When two musicians witness a mob hit, they flee the state in an all female band disguised as women, but further complications set in.
By the time Billy Wilder began a string of comedy classics in the late fifties he was already one of the most successful writer/directors in Hollywood History. He'd had a rough and tumble life -- once worked as a gigolo in Berlin before fleeing Europe at the rise of Nazi Germany -- many of his family perished there. His films crackle with a frank, world view and a sensual detail that caused not a little controversy. "Some Like It Hot" was one of the first films to explore cross-dressing. There is murder and alcohol and sex and Marilyn -- all the ingredients for a nice, light, screwball comedy.
The story begins in Spats Colombo's (George Raft) speakeasy -- a raucous night club hid in back of a funeral parlour. The cops raid the joint but Spats knows Toothpick Charlie is the double-crosser and he wants revenge. Spats and his gunman roll into Charlie's garage and pump everyone full of lead. Joe (Curtis) and Jerry (Lemmon) witness the massacre and make a getaway, but not before being identified. Every mobster in the city is gunning for them so they dress as women and join a girls band on a train bound for Florida.
Sugar-Kane Kowalcyk (Monroe) befriends them. Daphne (Lemmon) takes the fall for Sugar when her liquor flask clatters to the floor. They become bosom buddies later that night when an impromptu nightcap in a Pullman berth spins into a block party. Joe tries to reign in his pals enthusiasm but he's fallen for Sugar too. In the guise of 'Josephine' he learns the error of his 'love'm & leave'm' ways. Sugar falls for sax players -- Joe is a sax player. No more: she's tired of getting "the fuzzy end of the lollipop". In Florida, land of millionaires, she will find her prince. At the resort Joe masquerades as a young millionaire, with a lovely Cary Grant accent, and Sugar can't resist. Meanwhile a harmless old cad, Osgood Fielding (Joe E. Brown) takes a shine to Daphne. Jerry is tempted to accept Osgood's proposals -- he's never been treated so well. Joe pressures Jerry to keep Osgood busy dancing the tango while he seduces Sugar on board Osgood's yacht. In a classic scene Joe uses reverse psychology, claiming Sugar's kisses don't do a thing for him: his heart's an ice cube. Sugar pours on the heat and Joe melts. (Curtis once claimed that kissing Monroe was 'like kissing Hitler'. Years later he recanted and admitted he was in love with her like everyone.)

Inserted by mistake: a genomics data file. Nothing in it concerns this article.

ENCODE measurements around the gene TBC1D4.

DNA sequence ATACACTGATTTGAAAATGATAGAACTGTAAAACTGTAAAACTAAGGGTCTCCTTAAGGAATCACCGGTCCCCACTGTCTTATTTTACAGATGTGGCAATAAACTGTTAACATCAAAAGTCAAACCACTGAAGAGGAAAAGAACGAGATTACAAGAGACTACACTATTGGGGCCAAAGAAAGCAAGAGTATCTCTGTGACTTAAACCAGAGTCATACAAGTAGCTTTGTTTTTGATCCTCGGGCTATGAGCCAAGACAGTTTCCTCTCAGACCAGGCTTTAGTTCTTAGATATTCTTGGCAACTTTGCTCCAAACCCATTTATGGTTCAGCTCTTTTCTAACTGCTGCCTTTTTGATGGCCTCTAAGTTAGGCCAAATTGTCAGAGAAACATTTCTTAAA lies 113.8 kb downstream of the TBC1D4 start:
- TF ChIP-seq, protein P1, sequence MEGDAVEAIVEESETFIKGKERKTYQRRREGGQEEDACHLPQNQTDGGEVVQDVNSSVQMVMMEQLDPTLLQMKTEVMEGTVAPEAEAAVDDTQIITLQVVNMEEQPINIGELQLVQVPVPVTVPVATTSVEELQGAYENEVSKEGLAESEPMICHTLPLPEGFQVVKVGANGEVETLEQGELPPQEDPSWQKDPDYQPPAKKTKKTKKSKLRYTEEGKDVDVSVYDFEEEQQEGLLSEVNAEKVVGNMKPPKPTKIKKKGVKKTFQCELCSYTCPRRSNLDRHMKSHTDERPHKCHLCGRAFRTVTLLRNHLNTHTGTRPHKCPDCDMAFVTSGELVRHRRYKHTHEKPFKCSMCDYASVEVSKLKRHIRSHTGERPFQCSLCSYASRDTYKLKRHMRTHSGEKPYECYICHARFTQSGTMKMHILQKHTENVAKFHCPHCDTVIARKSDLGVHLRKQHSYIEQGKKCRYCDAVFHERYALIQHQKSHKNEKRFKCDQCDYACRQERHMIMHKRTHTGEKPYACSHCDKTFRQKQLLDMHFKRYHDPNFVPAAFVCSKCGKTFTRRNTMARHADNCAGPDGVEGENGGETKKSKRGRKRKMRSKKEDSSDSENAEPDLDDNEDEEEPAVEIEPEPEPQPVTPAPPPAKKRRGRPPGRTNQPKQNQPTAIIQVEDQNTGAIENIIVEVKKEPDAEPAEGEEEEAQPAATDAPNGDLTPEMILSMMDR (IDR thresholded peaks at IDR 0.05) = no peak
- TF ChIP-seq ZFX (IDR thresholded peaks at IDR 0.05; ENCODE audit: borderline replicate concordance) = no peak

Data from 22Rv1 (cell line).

But the mob comes to town for a convention and fun and romance are on ice. The boys pack up to skip. Joe's millionaire calls Sugar and tells her he's leaving with the tide -- his father has arranged a marriage for him. Sugar is heartbroken and so is Joe. But gangsters wait for no one and the boys clamber down the side of the hotel. Spats and his henchmen see them: 'Them dames ain't dames!' And the chase is on. There is a big mob convention -- another shoot'm up -- a mad chase through the hotel and a sad ballad by Monroe before Joe comes clean with Sugar. Far from being put off she rushes to join him, sucker as she is for sax players; and they along with Osgood and Jerry make a dash for the yacht.
Curtis and Lemmon chew through scenes like they're inventing them. Paired with Monroe the movie burns like a fuse from Chicago's smoky club scene down the train tracks to Florida. Joe E. Brown keeps things fizzing. (He seems like a prototype for a Dr. Seus character -- Zowie! ) Monroe and Curtis heat things up on the boat. Lemmon is a comic fire cracker. Add 1920's songs performed by Monroe and this is first class entertainment. Only the odd gangster or bellhop seem out of step -- a flat performance here, a slow delivery there -- and the tempo cools but not for long. Still for all it's charm SLIH feels much older than it's 50 years. It's in black and white. Wilder claimed he chose it so the men's make-up wouldn't appear over the top, but truth is he preferred it. Nor did he believe in an overly stylized visual approach -- like Welles for example. He thought character told story; and this is fine: in the speakeasy dripping with character, or with a Monroe burning up the screen. But the mobster convention room has no character, and the action afterward devolves into a Three Stooges romp. At such points substance could use a shot of style -- make it a double. Despite these hiccups 'Some Like It Hot' retains it's charm and remains a touching thrill ride and testament to four great talents.
And a swan song of sorts: it was Monroes last big hit -- she won a Golden Globe for her performance. Wilder and Lemmon would score 'Best Picture' a year later with 'The Apartment'. But it was the Sixties and society was changing faster than a Wilder plot. Screwball comedies were out. It would take new stars and new directors to tell new stories. Hollywood's great director would soon find himself left behind and waiting for the phone to ring.